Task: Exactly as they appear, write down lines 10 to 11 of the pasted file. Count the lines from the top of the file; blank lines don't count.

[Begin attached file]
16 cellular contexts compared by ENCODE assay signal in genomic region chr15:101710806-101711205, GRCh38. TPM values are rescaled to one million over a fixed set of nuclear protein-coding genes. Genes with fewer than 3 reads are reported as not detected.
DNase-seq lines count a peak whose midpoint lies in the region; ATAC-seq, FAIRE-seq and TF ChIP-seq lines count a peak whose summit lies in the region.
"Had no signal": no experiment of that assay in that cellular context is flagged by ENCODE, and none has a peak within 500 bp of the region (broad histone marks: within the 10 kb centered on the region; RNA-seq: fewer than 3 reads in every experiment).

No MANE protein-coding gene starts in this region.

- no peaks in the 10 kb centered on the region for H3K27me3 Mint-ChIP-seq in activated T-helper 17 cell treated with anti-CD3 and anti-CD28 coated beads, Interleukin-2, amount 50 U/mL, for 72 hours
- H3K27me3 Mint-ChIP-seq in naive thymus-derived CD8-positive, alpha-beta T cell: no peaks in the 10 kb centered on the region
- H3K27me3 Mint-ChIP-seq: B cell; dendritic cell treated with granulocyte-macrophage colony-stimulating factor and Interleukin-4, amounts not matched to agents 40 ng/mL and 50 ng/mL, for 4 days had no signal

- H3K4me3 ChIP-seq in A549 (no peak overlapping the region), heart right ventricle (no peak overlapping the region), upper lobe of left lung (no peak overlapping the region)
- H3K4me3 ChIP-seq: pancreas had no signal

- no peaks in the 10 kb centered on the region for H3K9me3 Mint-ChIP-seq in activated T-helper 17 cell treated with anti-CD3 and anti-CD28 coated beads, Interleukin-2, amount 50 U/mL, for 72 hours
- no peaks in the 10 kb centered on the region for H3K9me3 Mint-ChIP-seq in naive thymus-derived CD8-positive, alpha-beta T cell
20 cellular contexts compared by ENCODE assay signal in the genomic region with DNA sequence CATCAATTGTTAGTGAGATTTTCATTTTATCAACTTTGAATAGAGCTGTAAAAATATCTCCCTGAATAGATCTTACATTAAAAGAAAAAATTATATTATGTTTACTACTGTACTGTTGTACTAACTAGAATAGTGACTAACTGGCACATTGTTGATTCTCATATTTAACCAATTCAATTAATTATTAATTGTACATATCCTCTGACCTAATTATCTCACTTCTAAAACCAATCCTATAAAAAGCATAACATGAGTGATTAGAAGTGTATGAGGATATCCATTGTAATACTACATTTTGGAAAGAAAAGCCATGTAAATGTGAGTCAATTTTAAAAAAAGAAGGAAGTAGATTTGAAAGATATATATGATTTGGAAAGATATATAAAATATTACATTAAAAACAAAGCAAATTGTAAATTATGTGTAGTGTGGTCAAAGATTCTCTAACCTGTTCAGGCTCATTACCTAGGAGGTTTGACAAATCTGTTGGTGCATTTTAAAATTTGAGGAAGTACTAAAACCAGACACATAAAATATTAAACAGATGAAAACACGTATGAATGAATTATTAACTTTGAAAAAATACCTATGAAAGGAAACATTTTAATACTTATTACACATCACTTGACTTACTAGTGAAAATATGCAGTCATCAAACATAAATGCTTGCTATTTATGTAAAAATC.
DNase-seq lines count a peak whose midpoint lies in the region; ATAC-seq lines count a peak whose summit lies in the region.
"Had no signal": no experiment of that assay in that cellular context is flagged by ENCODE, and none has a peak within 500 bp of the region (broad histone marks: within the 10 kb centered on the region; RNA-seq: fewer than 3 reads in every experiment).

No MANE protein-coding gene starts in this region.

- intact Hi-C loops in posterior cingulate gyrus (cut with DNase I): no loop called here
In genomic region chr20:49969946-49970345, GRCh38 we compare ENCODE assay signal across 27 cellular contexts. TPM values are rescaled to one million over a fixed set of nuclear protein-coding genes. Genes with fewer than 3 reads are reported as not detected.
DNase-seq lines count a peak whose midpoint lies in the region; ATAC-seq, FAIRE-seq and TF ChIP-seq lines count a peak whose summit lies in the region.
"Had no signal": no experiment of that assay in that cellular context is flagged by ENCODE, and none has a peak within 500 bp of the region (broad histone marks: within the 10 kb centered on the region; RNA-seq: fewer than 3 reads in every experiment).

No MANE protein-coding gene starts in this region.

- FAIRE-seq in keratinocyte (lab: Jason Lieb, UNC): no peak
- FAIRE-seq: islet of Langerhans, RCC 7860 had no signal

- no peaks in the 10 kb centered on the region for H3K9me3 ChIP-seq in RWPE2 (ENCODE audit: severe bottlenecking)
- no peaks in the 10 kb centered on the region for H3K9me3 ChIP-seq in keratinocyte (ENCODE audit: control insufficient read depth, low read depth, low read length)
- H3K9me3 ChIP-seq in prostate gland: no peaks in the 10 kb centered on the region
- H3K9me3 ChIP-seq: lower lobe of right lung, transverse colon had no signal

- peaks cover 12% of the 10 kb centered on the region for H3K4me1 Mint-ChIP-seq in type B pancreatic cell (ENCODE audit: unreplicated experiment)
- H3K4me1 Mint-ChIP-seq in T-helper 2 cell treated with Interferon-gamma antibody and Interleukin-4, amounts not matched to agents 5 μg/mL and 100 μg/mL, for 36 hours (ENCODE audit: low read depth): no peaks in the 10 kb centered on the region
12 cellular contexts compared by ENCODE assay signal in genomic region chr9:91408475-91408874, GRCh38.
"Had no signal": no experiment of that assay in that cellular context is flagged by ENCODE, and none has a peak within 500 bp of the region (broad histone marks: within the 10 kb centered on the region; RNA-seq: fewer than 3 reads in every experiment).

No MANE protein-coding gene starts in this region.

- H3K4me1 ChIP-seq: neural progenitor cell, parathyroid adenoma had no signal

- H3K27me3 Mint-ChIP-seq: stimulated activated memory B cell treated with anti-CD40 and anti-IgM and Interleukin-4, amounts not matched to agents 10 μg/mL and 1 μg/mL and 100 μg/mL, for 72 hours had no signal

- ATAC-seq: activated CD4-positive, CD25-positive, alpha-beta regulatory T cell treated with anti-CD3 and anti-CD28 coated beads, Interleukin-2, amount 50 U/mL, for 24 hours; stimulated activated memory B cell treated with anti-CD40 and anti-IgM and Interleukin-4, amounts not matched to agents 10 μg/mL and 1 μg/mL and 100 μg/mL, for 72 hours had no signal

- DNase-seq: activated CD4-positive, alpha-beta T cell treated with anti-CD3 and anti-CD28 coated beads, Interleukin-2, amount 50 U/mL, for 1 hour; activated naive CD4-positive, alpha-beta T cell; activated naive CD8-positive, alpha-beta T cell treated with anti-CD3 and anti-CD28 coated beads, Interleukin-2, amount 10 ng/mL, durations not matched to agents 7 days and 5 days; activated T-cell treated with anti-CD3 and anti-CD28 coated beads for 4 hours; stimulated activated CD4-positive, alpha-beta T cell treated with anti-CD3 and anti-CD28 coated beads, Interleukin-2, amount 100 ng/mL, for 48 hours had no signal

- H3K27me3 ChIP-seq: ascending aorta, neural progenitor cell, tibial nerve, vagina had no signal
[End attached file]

- no peaks in the 10 kb centered on the region for H3K9me3 Mint-ChIP-seq in activated T-helper 17 cell treated with anti-CD3 and anti-CD28 coated beads, Interleukin-2, amount 50 U/mL, for 72 hours
- no peaks in the 10 kb centered on the region for H3K9me3 Mint-ChIP-seq in naive thymus-derived CD8-positive, alpha-beta T cell